Turkey’s lobbying power in Washington diminished, experts say

The US Senate Foreign Relations Committee recently passed a resolution commemorating the Armenian genocide, clearing the way for the resolution to be voted on in the Senate, a sign of Turkey’s diminished lobbying power in the US capital.

A senior diplomat and expert on Turkish-American relations told Sunday’s Zaman that, if the resolution comes to the Senate floor, it will be adopted, “without a doubt.”

“Turkey has no weight in Washington. Not anymore,” said the diplomat, who asked not to be named. The diplomat also added that only five Republican Party members of the Senate Committee on Foreign Relations had voted against the resolution. Of the 18-member committee, 12 voted for the resolution and one abstained during the voting on April 10. The resolution had been introduced to the committee by Democratic Senator Robert Menendez from New Jersey one week before its adoption.

It will be the decision of Senate majority leader Harry Reid to take the resolution onto the Senate’s agenda. In the past the US administration had interfered at the last minute by sending a letter from the White House and the US State Department to members of Congress and senators saying that passing a resolution recognizing the Armenian genocide would damage the Turkish-US relationship and harm US interests in the region.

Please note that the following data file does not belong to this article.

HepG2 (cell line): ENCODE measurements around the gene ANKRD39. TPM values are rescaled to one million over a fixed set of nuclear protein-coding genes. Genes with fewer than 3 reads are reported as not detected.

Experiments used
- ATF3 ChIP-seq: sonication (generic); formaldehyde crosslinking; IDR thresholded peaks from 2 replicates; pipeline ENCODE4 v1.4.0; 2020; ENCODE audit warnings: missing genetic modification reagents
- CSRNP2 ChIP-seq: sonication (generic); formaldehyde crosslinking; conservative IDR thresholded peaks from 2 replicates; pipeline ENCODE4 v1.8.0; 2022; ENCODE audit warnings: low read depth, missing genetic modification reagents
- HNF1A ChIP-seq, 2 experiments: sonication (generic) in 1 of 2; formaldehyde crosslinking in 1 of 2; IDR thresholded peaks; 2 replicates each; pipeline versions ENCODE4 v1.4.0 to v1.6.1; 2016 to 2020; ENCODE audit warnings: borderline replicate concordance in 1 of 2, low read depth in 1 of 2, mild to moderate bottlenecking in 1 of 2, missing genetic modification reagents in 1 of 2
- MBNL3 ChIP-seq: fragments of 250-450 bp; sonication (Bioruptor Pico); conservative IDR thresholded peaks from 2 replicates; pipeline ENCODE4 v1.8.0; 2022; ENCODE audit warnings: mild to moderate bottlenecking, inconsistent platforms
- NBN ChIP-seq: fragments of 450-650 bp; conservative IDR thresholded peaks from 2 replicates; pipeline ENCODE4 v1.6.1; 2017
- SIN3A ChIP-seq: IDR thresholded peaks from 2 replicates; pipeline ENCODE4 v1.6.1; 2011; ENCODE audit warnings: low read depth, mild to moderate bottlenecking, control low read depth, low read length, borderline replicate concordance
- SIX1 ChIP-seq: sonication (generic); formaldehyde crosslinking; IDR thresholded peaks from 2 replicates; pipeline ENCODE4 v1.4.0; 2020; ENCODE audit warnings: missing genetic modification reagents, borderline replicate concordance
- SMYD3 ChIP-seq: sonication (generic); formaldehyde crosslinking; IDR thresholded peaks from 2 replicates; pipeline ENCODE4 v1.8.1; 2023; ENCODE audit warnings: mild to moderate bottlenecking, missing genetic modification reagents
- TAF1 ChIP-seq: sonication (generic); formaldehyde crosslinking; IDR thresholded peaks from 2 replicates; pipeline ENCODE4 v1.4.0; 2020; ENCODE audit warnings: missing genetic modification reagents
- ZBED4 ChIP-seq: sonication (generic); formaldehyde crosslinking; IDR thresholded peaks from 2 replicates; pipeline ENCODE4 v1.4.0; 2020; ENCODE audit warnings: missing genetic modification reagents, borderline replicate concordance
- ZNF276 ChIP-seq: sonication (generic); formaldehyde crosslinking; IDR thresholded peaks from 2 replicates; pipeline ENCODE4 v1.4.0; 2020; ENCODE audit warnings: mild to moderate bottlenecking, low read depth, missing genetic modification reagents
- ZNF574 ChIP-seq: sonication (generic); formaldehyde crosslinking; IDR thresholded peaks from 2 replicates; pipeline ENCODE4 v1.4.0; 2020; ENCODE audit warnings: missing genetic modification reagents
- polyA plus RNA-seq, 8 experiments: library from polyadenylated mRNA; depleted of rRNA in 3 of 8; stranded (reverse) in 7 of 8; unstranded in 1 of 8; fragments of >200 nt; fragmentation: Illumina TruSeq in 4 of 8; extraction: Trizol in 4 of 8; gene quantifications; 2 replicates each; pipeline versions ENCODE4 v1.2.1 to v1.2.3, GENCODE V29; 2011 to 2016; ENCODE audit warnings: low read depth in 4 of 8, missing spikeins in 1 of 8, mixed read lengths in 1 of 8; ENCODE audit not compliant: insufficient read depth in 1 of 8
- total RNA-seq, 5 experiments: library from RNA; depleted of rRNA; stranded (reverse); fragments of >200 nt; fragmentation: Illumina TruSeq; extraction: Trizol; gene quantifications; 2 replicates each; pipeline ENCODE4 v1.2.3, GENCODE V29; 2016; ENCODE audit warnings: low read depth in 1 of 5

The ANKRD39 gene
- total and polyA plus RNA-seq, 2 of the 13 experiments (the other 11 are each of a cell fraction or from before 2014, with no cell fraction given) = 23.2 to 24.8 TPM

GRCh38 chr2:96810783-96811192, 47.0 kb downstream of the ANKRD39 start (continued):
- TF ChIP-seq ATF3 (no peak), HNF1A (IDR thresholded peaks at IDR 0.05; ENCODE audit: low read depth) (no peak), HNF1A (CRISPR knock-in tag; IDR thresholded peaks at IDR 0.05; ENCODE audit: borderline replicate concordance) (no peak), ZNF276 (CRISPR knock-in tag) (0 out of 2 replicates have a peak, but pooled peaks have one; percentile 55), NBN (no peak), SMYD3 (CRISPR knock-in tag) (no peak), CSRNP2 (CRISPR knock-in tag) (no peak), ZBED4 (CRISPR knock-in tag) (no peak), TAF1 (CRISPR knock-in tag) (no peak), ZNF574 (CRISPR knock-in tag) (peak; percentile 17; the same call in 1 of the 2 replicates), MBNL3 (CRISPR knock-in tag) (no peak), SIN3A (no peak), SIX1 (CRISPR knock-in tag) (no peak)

Another expert who follows Turkish-American relations closely agreed that Turkey has lost its weight in Washington. Talking to Sunday’s Zaman, the expert, who wished to remain anonymous, pointed out that the resolution in the Senate committee had passed rather quickly when compared with past Armenian resolutions. Secondly, the expert emphasized the Turkish government’s relatively muted reaction to the resolution, with Turkish Foreign Minister Ahmet Davutoğlu saying he did not think Obama would allow such a resolution to harm Turkish-American relations.

The resolution was not on the US Senate’s agenda on the last working day before the Easter recess, on Friday. The Senate will reconvene on April 28.

“It would be a mistake to think that after April 24 there is no risk of this resolution coming to the Senate floor,” the same expert warned.

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